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Like many other programming languages designed before emojis started to dominate our daily communications and the rise of multilingual support in commercial apps, Dart represents a string as a sequence of UTF-16 code units. The encoding worked fine in most cases, until increased internationalization and the introduction of emojis that go with any language made the encoding’s inherent problems become everybody’s problems.

Consider this example:

The image shows the string “Hello” with a handwaving emoji at the end and it’s UTF-16 code units. The emoji takes two units.
The image shows the string “Hello” with a handwaving emoji at the end and it’s UTF-16 code units. The emoji takes two units.

In the string “Hello👋”, each user-perceivable character is mapped to a single code unit except the waving hand emoji 👋. …


Photo of the book “Showstopper!: The Breakneck Race to Create Windows NT and the Next Generation at Microsoft”
Photo of the book “Showstopper!: The Breakneck Race to Create Windows NT and the Next Generation at Microsoft”

I got my first computer at the age of 12. It ran Windows 95. Later, I learned that Microsoft had another version of Windows called Windows NT for professionals. I never knew that NT was an entirely different beast from Windows 95 until I read a book dedicated to the making of this operating system.

This book is entitled “Showstopper!: The Breakneck Race to Create Windows NT and the Next Generation at Microsoft”. I thought I’d share a few takeaways from reading it.

First, building production-grade software is really hard, not to mention a new operating system. The NT team put a tremendous amount of effort into testing, debugging, and optimization. The most difficult part of their job was often not about building out the features but making sure those features were not buggy or slow. As a result, the NT team was extremely careful and sometimes resistant to adding new features even when they sounded great. …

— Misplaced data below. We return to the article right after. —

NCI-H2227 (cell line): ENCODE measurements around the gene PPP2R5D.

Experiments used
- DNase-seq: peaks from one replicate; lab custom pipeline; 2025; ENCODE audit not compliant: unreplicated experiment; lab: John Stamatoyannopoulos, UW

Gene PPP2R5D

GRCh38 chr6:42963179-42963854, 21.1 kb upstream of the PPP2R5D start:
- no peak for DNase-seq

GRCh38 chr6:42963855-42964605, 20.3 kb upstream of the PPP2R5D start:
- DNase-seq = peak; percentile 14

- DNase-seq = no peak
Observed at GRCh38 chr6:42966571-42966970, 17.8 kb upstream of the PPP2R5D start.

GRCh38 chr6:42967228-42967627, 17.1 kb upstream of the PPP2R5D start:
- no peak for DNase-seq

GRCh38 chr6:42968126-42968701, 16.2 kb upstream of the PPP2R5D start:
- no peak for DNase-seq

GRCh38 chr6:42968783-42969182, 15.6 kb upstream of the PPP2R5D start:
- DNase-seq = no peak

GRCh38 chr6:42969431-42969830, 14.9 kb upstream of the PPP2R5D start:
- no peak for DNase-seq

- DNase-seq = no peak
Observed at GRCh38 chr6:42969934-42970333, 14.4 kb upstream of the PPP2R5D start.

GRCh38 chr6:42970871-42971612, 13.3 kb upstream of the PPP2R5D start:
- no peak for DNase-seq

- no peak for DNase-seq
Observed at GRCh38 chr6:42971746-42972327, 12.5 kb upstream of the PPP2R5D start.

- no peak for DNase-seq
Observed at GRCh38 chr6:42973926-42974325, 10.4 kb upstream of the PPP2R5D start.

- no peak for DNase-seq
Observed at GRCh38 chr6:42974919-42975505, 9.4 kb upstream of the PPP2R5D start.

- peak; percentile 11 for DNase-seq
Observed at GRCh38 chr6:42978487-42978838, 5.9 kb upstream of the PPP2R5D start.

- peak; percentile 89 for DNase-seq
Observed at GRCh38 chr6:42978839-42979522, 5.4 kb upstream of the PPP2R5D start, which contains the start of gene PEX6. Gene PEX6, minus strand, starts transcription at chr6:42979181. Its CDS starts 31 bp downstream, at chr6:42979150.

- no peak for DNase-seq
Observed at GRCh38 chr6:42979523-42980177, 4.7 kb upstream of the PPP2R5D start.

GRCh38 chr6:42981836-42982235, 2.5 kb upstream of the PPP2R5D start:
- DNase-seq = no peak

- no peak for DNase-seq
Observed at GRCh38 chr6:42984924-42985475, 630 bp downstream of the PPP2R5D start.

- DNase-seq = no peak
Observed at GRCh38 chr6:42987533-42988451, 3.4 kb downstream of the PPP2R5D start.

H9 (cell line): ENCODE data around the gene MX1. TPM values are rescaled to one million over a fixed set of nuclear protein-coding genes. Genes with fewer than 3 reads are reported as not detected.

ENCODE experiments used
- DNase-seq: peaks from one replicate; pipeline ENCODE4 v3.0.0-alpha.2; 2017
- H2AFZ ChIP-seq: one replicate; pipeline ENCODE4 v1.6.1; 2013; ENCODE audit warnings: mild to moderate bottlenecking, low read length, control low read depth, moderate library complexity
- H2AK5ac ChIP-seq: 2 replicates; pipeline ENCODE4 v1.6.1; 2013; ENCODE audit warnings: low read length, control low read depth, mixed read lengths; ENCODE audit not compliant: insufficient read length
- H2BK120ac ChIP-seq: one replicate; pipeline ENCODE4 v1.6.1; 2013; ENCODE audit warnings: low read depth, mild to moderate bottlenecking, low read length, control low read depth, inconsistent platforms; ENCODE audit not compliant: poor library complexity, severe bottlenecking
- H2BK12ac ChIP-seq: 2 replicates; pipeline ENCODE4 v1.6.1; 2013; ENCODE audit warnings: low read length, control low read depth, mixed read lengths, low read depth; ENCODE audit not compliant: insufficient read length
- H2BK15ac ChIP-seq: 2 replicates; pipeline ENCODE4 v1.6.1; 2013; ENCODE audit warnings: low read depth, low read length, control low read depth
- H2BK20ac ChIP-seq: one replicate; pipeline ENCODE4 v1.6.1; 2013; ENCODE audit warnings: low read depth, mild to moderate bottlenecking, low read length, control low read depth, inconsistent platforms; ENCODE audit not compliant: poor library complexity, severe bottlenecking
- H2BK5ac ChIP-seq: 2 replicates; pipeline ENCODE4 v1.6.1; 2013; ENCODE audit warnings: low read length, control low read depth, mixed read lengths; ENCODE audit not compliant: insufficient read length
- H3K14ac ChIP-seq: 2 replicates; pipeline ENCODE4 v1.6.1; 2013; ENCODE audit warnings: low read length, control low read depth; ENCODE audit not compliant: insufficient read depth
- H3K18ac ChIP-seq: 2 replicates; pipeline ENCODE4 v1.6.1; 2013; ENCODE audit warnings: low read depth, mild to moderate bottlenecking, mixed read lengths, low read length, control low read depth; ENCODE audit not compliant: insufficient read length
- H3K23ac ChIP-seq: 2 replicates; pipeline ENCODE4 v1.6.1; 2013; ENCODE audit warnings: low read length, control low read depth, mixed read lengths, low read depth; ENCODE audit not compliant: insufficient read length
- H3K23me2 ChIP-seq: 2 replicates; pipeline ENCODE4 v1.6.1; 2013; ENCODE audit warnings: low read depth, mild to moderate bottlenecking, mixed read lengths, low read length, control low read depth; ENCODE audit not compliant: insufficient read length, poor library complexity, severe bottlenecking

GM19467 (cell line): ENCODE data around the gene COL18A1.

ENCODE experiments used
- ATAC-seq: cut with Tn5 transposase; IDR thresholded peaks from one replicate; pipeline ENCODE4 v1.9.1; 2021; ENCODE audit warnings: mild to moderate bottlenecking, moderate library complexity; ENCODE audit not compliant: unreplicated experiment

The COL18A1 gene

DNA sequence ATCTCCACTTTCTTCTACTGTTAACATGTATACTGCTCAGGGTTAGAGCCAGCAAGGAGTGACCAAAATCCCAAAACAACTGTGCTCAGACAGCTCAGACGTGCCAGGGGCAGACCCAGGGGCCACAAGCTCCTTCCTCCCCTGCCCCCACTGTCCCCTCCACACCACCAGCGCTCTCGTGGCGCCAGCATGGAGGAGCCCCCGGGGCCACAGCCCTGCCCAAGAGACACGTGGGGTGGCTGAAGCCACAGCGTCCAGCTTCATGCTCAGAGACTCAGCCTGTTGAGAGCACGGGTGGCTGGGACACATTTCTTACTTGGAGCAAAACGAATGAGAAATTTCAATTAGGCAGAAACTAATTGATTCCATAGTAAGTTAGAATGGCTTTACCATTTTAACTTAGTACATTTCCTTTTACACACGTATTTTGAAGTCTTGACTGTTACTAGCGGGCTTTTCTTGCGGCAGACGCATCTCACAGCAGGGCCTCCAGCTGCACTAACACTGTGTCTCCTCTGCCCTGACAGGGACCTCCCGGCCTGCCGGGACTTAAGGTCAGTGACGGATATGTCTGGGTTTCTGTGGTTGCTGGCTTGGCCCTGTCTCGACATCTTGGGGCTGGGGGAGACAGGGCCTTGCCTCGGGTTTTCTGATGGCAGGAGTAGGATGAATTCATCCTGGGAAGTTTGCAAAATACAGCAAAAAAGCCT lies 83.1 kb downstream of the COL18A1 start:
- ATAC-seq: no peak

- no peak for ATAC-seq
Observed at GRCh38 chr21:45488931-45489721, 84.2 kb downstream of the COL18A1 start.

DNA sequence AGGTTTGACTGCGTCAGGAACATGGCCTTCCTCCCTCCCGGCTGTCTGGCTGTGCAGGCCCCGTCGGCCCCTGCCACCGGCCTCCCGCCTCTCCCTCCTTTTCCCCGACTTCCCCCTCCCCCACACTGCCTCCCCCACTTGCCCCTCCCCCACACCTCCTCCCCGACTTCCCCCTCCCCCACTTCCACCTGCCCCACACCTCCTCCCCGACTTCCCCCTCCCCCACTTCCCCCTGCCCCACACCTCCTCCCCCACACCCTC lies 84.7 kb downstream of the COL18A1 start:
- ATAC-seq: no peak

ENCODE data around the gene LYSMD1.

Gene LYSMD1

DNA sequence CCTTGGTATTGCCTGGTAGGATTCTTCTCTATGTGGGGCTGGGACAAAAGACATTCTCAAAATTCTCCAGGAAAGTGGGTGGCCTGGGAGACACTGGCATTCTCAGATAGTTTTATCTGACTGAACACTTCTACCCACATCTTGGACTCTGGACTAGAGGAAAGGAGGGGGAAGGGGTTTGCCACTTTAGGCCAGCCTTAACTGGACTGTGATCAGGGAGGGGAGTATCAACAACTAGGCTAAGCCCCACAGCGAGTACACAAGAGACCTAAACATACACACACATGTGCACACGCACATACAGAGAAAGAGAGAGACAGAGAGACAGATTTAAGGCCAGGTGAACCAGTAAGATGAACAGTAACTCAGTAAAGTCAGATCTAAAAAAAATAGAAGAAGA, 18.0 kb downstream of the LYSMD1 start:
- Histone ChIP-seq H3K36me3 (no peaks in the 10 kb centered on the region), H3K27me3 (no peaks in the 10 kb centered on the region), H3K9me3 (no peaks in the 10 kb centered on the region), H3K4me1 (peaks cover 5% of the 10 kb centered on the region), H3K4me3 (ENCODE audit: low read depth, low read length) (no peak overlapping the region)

When you write computer programs, it’s inevitable that errors are introduced, even for the most experienced developer. To resolve an error, the first step is often reading the error message that’s displayed in the console. But, research shows that programmers, especially novices, struggle to make sense of error messages, never mind take action on them.

Admittedly, when it comes to helping you, the developer, recover from errors, Flutter hasn’t done a great job. The console output from an error is typically verbose, and it’s often unclear how an error can be traced back to a particular place in your code. Lately, we’ve been working on addressing both problems. …

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